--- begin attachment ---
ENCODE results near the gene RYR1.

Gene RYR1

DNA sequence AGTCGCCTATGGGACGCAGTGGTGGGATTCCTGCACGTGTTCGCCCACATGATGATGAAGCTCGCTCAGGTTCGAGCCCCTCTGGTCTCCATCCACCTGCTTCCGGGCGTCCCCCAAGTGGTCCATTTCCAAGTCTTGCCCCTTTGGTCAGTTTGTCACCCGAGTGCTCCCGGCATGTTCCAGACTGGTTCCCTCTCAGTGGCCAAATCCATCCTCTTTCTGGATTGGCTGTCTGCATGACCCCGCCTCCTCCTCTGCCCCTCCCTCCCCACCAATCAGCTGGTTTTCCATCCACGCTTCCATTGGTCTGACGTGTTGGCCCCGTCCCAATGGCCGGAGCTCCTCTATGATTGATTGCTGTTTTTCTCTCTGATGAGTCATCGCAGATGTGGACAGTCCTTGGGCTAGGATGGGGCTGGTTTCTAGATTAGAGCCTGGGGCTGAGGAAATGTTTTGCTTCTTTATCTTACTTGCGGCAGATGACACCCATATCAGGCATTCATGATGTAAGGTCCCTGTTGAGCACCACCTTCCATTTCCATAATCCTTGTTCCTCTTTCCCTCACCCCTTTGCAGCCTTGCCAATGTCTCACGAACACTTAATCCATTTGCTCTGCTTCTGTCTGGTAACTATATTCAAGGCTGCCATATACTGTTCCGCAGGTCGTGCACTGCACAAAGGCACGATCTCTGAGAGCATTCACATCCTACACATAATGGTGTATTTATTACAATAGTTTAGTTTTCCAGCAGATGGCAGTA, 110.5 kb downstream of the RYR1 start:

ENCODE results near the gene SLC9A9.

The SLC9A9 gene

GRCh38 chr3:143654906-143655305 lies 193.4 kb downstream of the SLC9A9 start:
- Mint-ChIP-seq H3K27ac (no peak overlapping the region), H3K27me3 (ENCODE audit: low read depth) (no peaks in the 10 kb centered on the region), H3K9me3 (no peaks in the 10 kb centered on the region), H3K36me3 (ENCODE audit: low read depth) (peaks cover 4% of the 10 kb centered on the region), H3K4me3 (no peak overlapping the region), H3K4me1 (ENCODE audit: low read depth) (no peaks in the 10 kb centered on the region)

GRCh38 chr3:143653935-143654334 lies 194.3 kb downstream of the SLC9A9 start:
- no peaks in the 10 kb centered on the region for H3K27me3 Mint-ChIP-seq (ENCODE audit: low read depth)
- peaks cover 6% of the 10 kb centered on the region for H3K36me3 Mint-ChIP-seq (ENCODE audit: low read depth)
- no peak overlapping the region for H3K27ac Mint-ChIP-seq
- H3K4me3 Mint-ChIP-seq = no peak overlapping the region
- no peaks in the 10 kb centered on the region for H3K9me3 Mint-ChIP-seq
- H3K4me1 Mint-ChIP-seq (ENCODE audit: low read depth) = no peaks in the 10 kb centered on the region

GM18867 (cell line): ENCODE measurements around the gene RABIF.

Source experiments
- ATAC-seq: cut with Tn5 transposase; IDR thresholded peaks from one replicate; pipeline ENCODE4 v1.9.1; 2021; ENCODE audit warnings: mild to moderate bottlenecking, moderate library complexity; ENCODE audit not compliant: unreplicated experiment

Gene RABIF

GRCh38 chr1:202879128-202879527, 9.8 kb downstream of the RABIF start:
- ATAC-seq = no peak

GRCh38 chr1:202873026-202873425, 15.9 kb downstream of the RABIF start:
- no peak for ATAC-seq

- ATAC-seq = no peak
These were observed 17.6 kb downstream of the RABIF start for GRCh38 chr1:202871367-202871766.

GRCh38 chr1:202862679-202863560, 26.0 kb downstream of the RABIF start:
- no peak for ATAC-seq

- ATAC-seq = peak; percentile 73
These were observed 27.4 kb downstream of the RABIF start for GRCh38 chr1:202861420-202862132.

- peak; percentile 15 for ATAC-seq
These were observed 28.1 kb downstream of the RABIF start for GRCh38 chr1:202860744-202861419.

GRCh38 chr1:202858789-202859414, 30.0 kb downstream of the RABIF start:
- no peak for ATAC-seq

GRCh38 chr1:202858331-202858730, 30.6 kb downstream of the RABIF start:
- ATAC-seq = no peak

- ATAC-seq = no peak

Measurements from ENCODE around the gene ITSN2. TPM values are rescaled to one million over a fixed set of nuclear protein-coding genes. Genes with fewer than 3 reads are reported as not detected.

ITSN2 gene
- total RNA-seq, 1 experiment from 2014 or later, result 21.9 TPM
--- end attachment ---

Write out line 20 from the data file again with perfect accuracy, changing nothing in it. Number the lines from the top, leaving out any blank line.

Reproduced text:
- ATAC-seq = no peak